I am quite sure Cardinal Dolan has not heard the last from the parallel magisterium at LifeSiteNews, the America Life League, et al. I am waiting to hear Cardinal Burke suggest Dolan is acting at the behest of the father of lies!
This story is a couple of days old, but it is a perennial really. Conservative champion David Barton - a best-selling evangelical author and frequent guest of Glenn Beck - published a book called "The Jefferson Lies" in which he contended that Jefferson was a sort of closet orthodox Christian. Now, his publisher, a conservative Christian publisher obviously, has nonetheless pulled the book because it is - surprise, surprise - filled with inaccuracies. The effort to baptize the American Founding is a deeply misguided project (so, too, the effort to deny the religiosity of many if not most Americans at the time of the founding) and while Barton's book may be the most egregious example, there are others.
The National Catholic Register's Pat Archbold has a post up that is at least more forthright than Cong. Paul Ryan's efforts to invoke the social magisterium of the Church even while undermining it. Atchbold writes, "The Bishops Were Wrong." Okay then. Archbold gets points for clarity, but his reasoning is ridiculous - is it really the case that our nation can't afford to keep programs that assist the poor going, yes with increases necessitated by inflation and population growth, to say nothing of the fact that we are in a recession, or is it the case that wealthy men like Archbold don't want their taxes to go up to pay for it?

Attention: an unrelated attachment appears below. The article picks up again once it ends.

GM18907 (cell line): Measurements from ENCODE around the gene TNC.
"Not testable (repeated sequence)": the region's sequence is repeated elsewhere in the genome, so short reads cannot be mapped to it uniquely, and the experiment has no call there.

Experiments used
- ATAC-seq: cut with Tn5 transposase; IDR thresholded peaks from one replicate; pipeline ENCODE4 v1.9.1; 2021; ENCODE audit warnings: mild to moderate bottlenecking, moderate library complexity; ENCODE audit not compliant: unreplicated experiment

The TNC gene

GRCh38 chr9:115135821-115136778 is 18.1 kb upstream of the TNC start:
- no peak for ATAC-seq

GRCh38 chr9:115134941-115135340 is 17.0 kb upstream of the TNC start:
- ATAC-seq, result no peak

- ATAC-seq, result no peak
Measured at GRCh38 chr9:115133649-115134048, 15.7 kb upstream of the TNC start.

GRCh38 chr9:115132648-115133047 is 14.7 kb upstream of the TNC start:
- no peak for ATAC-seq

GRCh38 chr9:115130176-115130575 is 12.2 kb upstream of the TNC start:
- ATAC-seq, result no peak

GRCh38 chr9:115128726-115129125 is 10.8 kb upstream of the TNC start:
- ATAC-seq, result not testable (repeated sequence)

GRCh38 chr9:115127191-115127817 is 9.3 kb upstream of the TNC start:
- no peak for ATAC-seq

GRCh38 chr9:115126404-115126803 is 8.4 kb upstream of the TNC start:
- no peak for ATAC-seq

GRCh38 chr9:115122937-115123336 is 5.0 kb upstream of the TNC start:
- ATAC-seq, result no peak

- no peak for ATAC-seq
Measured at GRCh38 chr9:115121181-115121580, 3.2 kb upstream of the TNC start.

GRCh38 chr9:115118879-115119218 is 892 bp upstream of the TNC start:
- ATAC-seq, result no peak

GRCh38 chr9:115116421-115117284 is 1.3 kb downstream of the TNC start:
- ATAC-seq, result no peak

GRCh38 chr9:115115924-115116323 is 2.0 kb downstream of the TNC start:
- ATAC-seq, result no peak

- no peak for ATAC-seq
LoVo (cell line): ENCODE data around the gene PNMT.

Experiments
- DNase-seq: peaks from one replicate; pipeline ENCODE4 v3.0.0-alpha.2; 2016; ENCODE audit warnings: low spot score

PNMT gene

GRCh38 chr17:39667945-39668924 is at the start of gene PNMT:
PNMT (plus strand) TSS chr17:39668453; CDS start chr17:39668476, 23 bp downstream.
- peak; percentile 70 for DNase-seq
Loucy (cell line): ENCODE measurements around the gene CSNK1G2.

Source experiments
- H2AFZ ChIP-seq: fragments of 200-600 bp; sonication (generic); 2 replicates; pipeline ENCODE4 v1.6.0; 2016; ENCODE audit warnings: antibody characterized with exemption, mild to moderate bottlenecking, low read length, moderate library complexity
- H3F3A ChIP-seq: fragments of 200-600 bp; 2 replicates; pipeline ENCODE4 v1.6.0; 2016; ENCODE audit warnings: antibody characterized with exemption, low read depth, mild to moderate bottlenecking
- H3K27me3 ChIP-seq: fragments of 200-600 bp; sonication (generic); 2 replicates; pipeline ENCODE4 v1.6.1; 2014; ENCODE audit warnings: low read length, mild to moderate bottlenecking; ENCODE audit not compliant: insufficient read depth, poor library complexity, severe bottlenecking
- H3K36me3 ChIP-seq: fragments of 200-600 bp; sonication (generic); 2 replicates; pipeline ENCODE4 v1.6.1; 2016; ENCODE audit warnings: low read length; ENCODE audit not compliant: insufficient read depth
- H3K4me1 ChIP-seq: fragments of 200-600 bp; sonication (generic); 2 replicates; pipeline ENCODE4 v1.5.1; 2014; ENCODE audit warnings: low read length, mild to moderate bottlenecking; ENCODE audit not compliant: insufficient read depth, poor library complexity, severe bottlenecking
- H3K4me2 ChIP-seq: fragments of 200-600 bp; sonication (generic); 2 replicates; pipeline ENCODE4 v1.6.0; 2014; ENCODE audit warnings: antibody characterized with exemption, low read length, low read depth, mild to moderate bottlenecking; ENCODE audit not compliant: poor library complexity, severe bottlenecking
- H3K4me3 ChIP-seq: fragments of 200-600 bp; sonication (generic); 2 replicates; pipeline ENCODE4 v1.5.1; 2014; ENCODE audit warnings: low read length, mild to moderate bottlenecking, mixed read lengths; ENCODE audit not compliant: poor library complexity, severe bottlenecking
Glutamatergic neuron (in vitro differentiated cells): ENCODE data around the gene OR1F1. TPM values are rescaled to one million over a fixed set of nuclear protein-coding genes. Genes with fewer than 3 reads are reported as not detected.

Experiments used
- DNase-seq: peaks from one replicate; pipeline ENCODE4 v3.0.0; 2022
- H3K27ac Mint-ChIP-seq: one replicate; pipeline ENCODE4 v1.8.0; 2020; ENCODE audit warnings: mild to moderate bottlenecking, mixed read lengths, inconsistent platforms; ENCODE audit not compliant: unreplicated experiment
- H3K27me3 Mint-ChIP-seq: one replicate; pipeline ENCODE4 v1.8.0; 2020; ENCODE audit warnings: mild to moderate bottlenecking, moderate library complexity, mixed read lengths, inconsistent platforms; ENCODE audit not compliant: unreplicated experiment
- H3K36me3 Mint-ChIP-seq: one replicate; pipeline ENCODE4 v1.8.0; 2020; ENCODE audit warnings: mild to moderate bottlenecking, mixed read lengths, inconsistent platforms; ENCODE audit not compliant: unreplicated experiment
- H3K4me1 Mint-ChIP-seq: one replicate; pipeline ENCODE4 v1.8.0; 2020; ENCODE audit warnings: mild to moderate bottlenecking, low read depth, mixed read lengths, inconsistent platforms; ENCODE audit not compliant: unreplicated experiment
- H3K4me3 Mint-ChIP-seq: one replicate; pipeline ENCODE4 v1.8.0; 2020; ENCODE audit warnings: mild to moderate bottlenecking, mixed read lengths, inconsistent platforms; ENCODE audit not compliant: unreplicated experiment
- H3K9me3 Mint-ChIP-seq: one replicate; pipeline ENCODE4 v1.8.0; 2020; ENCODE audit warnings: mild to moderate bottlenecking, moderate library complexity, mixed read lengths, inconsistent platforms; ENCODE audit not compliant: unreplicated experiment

Just back from the Catholic Conversation Project, a gathering of young theologians who started meeting at Fordham three years ago with the hope of transcending the facile and unproductive categories of left v. right that have unhappily migrated from the political sphere into the Catholic world. The shrill histrionics on all sides that surrounded Notre Dame’s decision to invite President Obama to receive an honorary degree prompted the formation of the group, which started with young theologians at Fordham and has grown to include theologians from across the country. They now meet through the generous support of Boston College’s School of Theology and Ministry, and the meeting is held at a retreat center owned by BC, the former St. Stephen’s Priory in Dover, Massachusetts.